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How much would US union membership increase under a policy of non-exclusive representation?

Abstract
Purpose – In light of the low-union density and a huge representation gap in the US representation system. The purpose of this paper is to examine the effectiveness of the system under majority rule and to provide some empirical evidence on how much union membership would increase in the USA if a policy of non-exclusive representation, as adopted in New Zealand, are to be implemented. Design/methodology/approach – The sample for the study consists of 227 New Zealand organizations, employing over 180,000 workers. Logistic regression is used for the analysis with the dichotomous dependent variable indicating whether there is majority union support. Findings – If the USA allowed and supported minority unionism, union membership could increase by 30 percent or more. Workers in smaller, private-sector organizations outside healthcare, education, and manufacturing are most disadvantaged by the majority-rule system. Practical implications – Given that many workers' needs for representation have not been addressed by the current US majority rule system, consideration of minority representation to enhance representation effectiveness and understanding its implications are of critical importance, especially for a democratic society. Originality/value – The paper offers empirical data on the implications of a change of the US representation system and proposes three options for incorporating minority representation.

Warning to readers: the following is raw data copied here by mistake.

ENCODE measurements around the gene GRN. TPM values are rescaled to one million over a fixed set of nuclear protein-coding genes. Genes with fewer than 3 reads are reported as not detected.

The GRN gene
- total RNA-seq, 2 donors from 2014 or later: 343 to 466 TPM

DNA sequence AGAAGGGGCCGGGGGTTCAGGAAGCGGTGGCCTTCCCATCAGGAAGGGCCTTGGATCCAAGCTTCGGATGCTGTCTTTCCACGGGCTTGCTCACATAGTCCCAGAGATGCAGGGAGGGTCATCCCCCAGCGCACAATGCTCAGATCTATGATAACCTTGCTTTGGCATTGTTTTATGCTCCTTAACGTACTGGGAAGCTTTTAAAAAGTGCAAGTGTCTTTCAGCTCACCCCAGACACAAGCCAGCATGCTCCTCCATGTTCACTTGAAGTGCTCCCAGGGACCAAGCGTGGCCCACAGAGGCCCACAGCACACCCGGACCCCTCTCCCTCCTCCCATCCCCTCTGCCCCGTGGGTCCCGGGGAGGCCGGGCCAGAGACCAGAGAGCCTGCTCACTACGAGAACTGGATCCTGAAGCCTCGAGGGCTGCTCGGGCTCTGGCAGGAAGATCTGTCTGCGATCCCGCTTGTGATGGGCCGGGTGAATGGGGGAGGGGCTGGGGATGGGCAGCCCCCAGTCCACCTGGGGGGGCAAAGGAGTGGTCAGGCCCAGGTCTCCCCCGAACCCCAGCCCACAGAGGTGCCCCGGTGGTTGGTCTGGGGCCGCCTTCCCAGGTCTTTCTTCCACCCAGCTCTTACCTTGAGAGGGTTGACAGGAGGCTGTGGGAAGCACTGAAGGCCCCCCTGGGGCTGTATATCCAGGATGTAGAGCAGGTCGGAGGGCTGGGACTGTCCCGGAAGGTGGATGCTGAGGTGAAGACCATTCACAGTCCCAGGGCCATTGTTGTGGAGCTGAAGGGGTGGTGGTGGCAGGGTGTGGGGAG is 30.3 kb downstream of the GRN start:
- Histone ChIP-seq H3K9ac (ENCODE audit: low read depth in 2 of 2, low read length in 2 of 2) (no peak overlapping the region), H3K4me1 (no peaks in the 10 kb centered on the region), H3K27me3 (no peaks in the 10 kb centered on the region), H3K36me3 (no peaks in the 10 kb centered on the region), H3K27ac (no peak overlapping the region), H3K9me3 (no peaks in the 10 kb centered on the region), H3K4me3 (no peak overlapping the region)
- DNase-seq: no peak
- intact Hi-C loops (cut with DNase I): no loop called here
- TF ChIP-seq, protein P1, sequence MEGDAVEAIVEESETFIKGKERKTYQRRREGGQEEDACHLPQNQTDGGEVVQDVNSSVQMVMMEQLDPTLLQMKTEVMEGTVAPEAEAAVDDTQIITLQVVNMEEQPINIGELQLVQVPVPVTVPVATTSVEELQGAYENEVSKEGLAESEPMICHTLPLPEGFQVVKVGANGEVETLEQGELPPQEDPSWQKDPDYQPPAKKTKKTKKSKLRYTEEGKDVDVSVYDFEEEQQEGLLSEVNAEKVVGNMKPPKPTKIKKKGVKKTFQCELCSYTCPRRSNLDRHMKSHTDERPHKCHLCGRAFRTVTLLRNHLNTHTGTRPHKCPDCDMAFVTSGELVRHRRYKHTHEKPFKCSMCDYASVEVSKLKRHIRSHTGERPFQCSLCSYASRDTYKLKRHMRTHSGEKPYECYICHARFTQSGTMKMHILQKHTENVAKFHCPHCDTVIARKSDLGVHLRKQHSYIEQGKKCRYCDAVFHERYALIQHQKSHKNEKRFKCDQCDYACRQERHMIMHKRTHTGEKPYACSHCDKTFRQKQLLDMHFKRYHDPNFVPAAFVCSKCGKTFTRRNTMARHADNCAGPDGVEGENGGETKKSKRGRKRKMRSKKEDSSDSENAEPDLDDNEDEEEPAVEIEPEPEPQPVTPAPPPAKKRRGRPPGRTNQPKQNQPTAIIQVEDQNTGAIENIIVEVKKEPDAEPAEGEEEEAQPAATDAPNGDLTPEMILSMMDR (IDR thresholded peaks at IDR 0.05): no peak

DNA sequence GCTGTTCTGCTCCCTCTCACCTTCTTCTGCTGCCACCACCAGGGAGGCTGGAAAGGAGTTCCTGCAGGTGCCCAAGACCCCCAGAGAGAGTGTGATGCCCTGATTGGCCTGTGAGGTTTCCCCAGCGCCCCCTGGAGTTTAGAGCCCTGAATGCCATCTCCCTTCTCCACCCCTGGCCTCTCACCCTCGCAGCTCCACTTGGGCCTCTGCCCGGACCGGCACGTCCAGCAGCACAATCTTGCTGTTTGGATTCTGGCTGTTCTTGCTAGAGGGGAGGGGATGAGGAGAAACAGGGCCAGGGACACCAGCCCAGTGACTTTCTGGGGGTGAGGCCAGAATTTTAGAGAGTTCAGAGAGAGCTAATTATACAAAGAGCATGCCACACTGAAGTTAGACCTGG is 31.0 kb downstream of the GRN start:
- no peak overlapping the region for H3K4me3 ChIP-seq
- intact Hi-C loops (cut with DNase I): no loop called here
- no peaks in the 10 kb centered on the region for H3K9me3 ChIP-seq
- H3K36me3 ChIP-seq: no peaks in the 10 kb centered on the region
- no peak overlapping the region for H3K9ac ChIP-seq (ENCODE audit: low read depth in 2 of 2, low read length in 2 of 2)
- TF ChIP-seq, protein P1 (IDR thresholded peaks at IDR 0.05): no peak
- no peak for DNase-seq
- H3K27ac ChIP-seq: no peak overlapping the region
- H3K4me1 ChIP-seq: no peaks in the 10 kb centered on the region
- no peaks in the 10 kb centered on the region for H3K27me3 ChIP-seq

Type
Journal Article
Type of thesis
Series
Citation
Harcourt, M. & Lam, H. (2010). How much would US union membership increase under a policy of non-exclusive representation? Employee Relations, 32(1), 89-98.
Date
2010
Publisher
Emerald
Degree
Supervisors
Rights